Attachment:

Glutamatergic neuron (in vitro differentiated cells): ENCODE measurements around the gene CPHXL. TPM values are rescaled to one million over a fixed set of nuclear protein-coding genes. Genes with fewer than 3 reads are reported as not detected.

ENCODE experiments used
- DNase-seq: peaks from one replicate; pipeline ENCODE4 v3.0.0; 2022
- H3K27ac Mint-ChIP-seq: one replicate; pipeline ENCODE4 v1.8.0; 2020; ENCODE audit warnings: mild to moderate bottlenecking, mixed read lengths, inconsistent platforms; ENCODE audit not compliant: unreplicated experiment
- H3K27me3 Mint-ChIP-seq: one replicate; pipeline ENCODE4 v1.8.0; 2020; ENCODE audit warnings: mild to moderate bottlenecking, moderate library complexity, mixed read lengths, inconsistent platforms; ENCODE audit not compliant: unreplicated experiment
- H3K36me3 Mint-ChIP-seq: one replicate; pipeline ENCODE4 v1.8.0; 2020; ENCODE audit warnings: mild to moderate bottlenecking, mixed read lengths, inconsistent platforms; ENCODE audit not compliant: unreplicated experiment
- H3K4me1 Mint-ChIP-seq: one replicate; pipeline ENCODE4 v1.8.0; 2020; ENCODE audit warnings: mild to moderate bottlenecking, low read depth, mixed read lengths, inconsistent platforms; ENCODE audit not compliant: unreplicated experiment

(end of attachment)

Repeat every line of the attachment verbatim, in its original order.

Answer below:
Glutamatergic neuron (in vitro differentiated cells): ENCODE measurements around the gene CPHXL. TPM values are rescaled to one million over a fixed set of nuclear protein-coding genes. Genes with fewer than 3 reads are reported as not detected.

ENCODE experiments used
- DNase-seq: peaks from one replicate; pipeline ENCODE4 v3.0.0; 2022
- H3K27ac Mint-ChIP-seq: one replicate; pipeline ENCODE4 v1.8.0; 2020; ENCODE audit warnings: mild to moderate bottlenecking, mixed read lengths, inconsistent platforms; ENCODE audit not compliant: unreplicated experiment
- H3K27me3 Mint-ChIP-seq: one replicate; pipeline ENCODE4 v1.8.0; 2020; ENCODE audit warnings: mild to moderate bottlenecking, moderate library complexity, mixed read lengths, inconsistent platforms; ENCODE audit not compliant: unreplicated experiment
- H3K36me3 Mint-ChIP-seq: one replicate; pipeline ENCODE4 v1.8.0; 2020; ENCODE audit warnings: mild to moderate bottlenecking, mixed read lengths, inconsistent platforms; ENCODE audit not compliant: unreplicated experiment
- H3K4me1 Mint-ChIP-seq: one replicate; pipeline ENCODE4 v1.8.0; 2020; ENCODE audit warnings: mild to moderate bottlenecking, low read depth, mixed read lengths, inconsistent platforms; ENCODE audit not compliant: unreplicated experiment